News Release

Chief Justice Creates Task Force on Use of Generative AI in the California Courts

Work must focus on preserving public trust and confidence in the judicial process, along with accountability, transparency, and privacy for the public
May 17, 2024

SAN FRANCISCO—Chief Justice Patricia Guerrero today launched a new judicial branch task force to evaluate generative artificial intelligence (AI) for its potential benefits to courts and court users while mitigating risks to safeguard the public.

“Generative AI brings great promise, but our guiding principle should be safeguarding the integrity of the judicial process,” said Chief Justice Guerrero. “That means it will be essential for the branch to assess what protections are necessary as we begin to use this technology.”

Members of the task force will include Administrative Presiding Justice Brad Hill (chair), Justice Carin Fujisaki, Judge Kyle Brodie, Administrative Presiding Justice Mary Greenwood, Judge Arturo Castro, and council members David Yamasaki and Gretchen Nelson.

Earlier this year, Chief Justice Guerrero asked Justice Greenwood and Judge Castro to help identify the foundational questions the California court system must consider regarding the appropriate uses of AI.

In response to their report and recommendations presented today, Chief Justice Guerrero announced the following next steps for the judicial branch:

  • Create an AI task force to oversee the consideration and development of branch actions that address generative AI, such as rules of court, technology policies, educational programs, and legislative proposals
  • Work with Supreme Court ethics committees to develop guidance on how judicial officers should navigate ethical issues associated with generative AI
  • Provide education for judicial officers, court professionals, and council staff that focuses on the uses, benefits, and risks of generative AI

AI Issues to Be Considered
During their presentation to the council, Justice Greenwood and Judge Castro recommended the judicial branch should use generative AI, but with limitations and safeguards, as avoiding this easily accessible technology may deprive the branch of significant benefits. They identified some potential uses of AI, which include improving court administration and management, and enhancing research and analysis.

“Generative AI could also increase access to justice for the public,” said Judge Castro. “I think about the potential for AI to help walk self-represented litigants through the process, forms, and procedures they will encounter at the courthouse.”

In addition to the potential benefits of AI, the presenters emphasized the need for litigants to interact with the court and its judicial officers to feel that they’ve been heard. “It’s important to note that generative AI is only a tool,” said Justice Greenwood. “It’s not an end, and it’s not a substitute for judicial decision making and due process.” Watch

Other Items on the Council Meeting Agenda:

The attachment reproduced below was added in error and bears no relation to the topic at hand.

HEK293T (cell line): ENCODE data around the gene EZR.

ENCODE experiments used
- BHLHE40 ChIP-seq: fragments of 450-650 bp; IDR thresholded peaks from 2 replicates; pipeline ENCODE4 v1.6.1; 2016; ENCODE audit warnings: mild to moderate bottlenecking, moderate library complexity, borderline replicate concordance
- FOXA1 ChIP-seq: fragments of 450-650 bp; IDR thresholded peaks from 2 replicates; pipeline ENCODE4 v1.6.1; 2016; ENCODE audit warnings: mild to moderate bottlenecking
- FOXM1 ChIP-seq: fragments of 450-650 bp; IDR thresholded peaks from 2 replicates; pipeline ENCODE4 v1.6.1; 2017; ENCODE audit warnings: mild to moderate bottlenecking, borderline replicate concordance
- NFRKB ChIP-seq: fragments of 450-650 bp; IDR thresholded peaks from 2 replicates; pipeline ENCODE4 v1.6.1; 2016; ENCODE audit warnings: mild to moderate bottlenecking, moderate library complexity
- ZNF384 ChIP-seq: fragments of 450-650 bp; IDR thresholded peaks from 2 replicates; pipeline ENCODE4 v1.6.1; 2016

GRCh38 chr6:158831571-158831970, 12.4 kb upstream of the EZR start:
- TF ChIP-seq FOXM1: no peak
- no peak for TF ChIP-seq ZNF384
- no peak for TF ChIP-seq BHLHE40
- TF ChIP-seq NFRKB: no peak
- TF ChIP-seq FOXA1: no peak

Presiding Remotely in Civil Cases: The council approved a new rule of court on when a judicial officer may preside remotely over a civil proceeding from a location other than a courtroom. With approval from the presiding judge, the rule allows for presiding remotely in limited circumstances when doing so is in the interest of justice, such as when safety is an issue, no courtrooms are available, or to prevent a significant delay that would substantially prejudice the litigants. Watch

Changes to CARE Act Rules and Forms: The council approved revisions to rules of court and forms related to the sealing of records, communications between the CARE Act court and the juvenile court, notification of respondent’s attorney in certain parallel or related legal proceedings, and limits on authorized communication.

Report on Pretrial Programs: The council received a report on court programs and practices that promote the safe, efficient, fair, and timely pretrial release of individuals booked into jail. Data collected from the pretrial program showed pretrial release rates increased for both felonies and misdemeanors while rearrest/rebooking rates decreased.

Increasing Numbers of Court Interpreters: The council approved a proposal on how to allocate money provided in the 2023-24 state budget for a five-year pilot program to increase the number of court interpreter employees. Funding will go toward reimbursing potential interpreters for costs associated with their training, coursework, and examination fees.

Trial Court Financial Policies and Procedures Manual: The council approved updates to the Trial Court Financial Policies and Procedures Manual, which provides a system of fundamental internal controls that helps trial courts monitor their use of public funds, provide consistent and comparable financial statements, and demonstrate accountability. Watch

Appointment to Board of State and Community Corrections: The council approved the reappointment of Judge Janet Gaard (ret.) to the Board of State and Community Corrections, an independent statutory agency that provides leadership to the adult and juvenile criminal justice systems and expertise on public safety realignment issues.

The complete meeting agenda and council reports are posted to the California Courts Meeting Information Center--an archived webcast of today’s meeting will be posted to the center as soon as it is available.